Peale, Albert Charles; The Thermal Springs of Yellowstone National Park. AUTHOR’S EDITION. Washington, June 13, 1883.

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Peale, Albert Charles; The Thermal Springs of Yellowstone National Park. AUTHOR’S EDITION. Washington, June 13, 1883. Large octavo, pp. title, 65-454, colored frontispiece, plate C, D, I, ia, ii-iv, v-vd, vi-vid, vii-xi, xia, xii-xiii, xiiiia, xiv, xiva, xv-xviii, xix, xixa, xx-xxxii, xxxiia, xxxiii, xxxiiia, xxxiv-xl, xla, xlb, xlia, xlii-xlv, figures 1-32, 11 maps (most folded). 

This rare Author’s edition offprint of the thermal springs report which forms the bulk of Hayden’s 12th Annual Report, part 2. The report retains the original soft title cover and is bound in a later cloth with gilt spine title’s, marbled end papers and marbled text block edges. Owner’s private book plate on paste down. The binding is tight and clean with bright titles. The text is clean, small penned number on title cover, the largest four of the folding maps were repacked with archival tissue to preserve them. Those maps were brittle due to a poorer quality paper. Those four maps are now in a separate sleeve. The remaining plates and maps are clean with minor edge toning. A very rare copy of a special printing of the first major work on Yellowstone and its thermal springs.

Albert Charles Peale (1849-1914) was a geologist, mineralogist, and paleobotanist. From 1871 through 1879, served as the mineralogist and geologist with Hayden’s United States Geological and Geographical Survey of the Territories studying lands in the territories of Idaho, Wyoming and Montana. Peale came from a long lineage of naturalists and natural scientists.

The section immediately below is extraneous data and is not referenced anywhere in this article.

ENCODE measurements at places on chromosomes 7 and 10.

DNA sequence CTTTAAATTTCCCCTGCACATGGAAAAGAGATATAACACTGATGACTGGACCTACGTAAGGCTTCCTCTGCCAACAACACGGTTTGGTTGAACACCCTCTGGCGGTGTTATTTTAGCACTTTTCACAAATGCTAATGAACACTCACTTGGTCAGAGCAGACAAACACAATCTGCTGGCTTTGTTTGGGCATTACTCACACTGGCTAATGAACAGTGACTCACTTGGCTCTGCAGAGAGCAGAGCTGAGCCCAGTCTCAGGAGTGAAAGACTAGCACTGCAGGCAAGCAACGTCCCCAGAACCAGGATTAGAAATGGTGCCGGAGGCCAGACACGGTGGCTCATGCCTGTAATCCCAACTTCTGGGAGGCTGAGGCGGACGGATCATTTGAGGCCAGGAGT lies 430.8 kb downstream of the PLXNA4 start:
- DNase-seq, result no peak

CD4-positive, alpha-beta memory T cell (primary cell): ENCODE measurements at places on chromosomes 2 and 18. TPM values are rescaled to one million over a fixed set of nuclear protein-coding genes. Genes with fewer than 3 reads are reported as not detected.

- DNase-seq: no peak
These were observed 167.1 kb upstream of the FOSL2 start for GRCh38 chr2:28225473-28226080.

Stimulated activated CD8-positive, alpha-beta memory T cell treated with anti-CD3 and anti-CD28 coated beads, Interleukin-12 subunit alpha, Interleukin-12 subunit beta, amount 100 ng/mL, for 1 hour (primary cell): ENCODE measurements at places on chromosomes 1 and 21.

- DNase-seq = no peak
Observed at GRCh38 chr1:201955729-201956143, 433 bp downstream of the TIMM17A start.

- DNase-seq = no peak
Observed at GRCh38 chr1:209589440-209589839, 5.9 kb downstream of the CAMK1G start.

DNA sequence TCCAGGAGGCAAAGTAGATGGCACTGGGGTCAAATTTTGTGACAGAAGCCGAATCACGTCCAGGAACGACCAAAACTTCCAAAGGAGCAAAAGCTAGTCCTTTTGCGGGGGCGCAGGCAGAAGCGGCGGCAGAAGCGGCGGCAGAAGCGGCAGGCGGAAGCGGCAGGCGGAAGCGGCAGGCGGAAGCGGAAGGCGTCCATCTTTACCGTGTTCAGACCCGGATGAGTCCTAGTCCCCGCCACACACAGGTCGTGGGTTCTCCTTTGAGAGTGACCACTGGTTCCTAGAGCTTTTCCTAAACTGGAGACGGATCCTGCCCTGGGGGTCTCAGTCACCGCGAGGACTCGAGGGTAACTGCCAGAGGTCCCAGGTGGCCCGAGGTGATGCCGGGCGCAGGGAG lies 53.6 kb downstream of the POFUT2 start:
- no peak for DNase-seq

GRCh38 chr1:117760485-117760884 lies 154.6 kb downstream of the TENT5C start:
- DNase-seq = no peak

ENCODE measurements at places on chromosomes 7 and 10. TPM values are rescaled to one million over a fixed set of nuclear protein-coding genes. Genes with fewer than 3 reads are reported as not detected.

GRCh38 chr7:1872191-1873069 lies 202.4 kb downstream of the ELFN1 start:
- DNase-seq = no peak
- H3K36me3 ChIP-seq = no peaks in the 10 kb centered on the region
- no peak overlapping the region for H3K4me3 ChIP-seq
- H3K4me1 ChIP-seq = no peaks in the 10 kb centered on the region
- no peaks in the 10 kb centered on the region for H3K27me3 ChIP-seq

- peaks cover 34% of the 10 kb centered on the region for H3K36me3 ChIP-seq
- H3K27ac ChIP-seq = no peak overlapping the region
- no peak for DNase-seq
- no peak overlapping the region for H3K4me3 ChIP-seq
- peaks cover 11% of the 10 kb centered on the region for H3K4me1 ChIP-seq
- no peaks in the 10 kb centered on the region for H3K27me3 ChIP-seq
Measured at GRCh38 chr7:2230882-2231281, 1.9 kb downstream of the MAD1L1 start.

Three generations of Peales had been involved in scientific discoveries in 19th century America. His great-grandfather, Charles Willson Peale, was a prominent

naturalist and a leading popularizer of science In the United States  in the first years of the1800s. He was the founder of a famous Philadelphia museum of natural history, a distinguished member of the American Philosophical Society and played a role in the scientific studies of the Lewis and Clark expedition. His museum was to display some of the first vertebrate fossils found in America. Charles Peale’s son, Titian Ramsay Peale served as a natural on Stephen Long’s exploration of the central Rocky Mountains in 1819 and the Wilkes Exploring Expedition to the Pacific in the 1840s. Albert Charles Peale was to follow in the same footsteps. He completed his undergraduate and graduate studies at the University of Pennsylvania. His entire career was to be in the employment with the government as a geologist, mineralogist and paleobotanist. He was a geologist with the United States Geological Survey (1883 -1898). He collected fossil specimens for the United States Geological Survey in Colorado during 1908. From 1898 until his death, Peale worked for the U.S. National Museum as a paleobotanist. Peale died in Washington, D.C in 1914. 

Peale's primary legacy rests with his studies of the Yellowstone geyser basins. Peale was able to examine and record their characteristics. Peale scientifically documented the most beautiful of Yellowstone's natural features. His record still provides the foundation for all subsequent scientific studies in the region. Peale's report includes a chart giving the location, chemical structure, and temperatures of the features he viewed, and descriptions of minerals and rocks found. His report is illustrated in both color and black and white plates, Peale provides a comprehensive, detailed catalog that he hoped to include all thermal features in the park. While his own work was primarily descriptive, Peale devoted a section of his report to a discussion of theories behind geyser activity and included a detailed account of thermal regions worldwide in a bibliographical appendix to the report. I have not been able to determine how many official “Author’s Edition” of Peale’s report were published.